The relation of saturated fats and dietary cholesterol to childhood cognitive flexibility

Naiman A. Khan, Lauren B. Raine, Eric S. Drollette, Mark R. Scudder, Charles H. Hillman

Research output: Contribution to journalArticlepeer-review


Identification of health behaviors and markers of physiological health associated with childhood cognitive function has important implications for public health policy targeted toward cognitive health throughout the life span. Although previous studies have shown that aerobic fitness and obesity exert contrasting effects on cognitive flexibility among prepubertal children, the extent to which diet plays a role in cognitive flexibility has received little attention. Accordingly, this study examined associations between saturated fats and cholesterol intake and cognitive flexibility, assessed using a task switching paradigm, among prepubertal children between 7 and 10 years (N = 150). Following adjustment of confounding variables (age, sex, socioeconomic status, IQ, VO2max, and BMI), children consuming diets higher in saturated fats exhibited longer reaction time during the task condition requiring greater amounts of cognitive flexibility. Further, increasing saturated fat intake and dietary cholesterol were correlated with greater switch costs, reflecting impaired ability to maintain multiple task sets in working memory and poorer efficiency of cognitive control processes involved in task switching. These data are among the first to indicate that children consuming diets higher in saturated fats and cholesterol exhibit compromised ability to flexibly modulate their cognitive operations, particularly when faced with greater cognitive challenge. Future longitudinal and intervention studies are necessary to comprehensively characterize the interrelationships between diet, aerobic fitness, obesity, and children's cognitive abilities.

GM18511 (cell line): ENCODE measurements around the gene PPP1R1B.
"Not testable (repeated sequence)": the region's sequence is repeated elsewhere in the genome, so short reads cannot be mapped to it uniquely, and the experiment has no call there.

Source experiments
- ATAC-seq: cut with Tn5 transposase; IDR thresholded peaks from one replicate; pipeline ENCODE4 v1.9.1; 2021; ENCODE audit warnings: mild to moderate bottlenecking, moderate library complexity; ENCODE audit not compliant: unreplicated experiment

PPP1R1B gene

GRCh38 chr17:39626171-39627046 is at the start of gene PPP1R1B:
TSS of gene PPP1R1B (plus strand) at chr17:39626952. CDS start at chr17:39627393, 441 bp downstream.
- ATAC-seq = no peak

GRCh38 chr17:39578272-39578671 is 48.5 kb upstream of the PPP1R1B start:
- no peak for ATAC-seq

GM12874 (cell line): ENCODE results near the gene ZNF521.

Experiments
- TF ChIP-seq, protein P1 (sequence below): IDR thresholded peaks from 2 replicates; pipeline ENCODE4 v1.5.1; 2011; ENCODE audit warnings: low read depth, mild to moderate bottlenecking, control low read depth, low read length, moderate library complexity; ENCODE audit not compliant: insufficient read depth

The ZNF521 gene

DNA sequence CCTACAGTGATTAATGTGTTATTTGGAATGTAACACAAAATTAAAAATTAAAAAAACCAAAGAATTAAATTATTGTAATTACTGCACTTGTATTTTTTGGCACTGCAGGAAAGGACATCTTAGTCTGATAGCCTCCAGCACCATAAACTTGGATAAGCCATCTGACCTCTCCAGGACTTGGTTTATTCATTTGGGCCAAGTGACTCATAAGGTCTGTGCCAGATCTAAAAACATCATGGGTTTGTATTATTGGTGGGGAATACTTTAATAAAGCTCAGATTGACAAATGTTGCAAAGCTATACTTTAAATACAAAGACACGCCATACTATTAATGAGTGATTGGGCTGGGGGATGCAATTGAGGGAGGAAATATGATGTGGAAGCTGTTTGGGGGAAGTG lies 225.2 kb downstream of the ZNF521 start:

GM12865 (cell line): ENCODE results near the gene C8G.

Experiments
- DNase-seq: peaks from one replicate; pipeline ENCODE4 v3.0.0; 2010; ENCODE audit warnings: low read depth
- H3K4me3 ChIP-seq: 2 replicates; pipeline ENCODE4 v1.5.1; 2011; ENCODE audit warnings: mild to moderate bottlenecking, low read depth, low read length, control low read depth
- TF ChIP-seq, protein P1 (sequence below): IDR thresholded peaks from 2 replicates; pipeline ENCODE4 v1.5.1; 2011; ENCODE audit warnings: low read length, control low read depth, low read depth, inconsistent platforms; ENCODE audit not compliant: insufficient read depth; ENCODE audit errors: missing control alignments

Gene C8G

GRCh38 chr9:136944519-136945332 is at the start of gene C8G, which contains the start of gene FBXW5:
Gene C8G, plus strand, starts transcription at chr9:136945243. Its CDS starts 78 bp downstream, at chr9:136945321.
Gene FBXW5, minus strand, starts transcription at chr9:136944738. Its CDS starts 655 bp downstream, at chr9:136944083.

Original languageEnglish (US)
Pages (from-to)51-56
Number of pages6
StatePublished - Oct 1 2015


  • Aerobic fitness
  • Children
  • Cognitive flexibility
  • Diet
  • Obesity

ASJC Scopus subject areas

  • Psychology(all)
  • Nutrition and Dietetics


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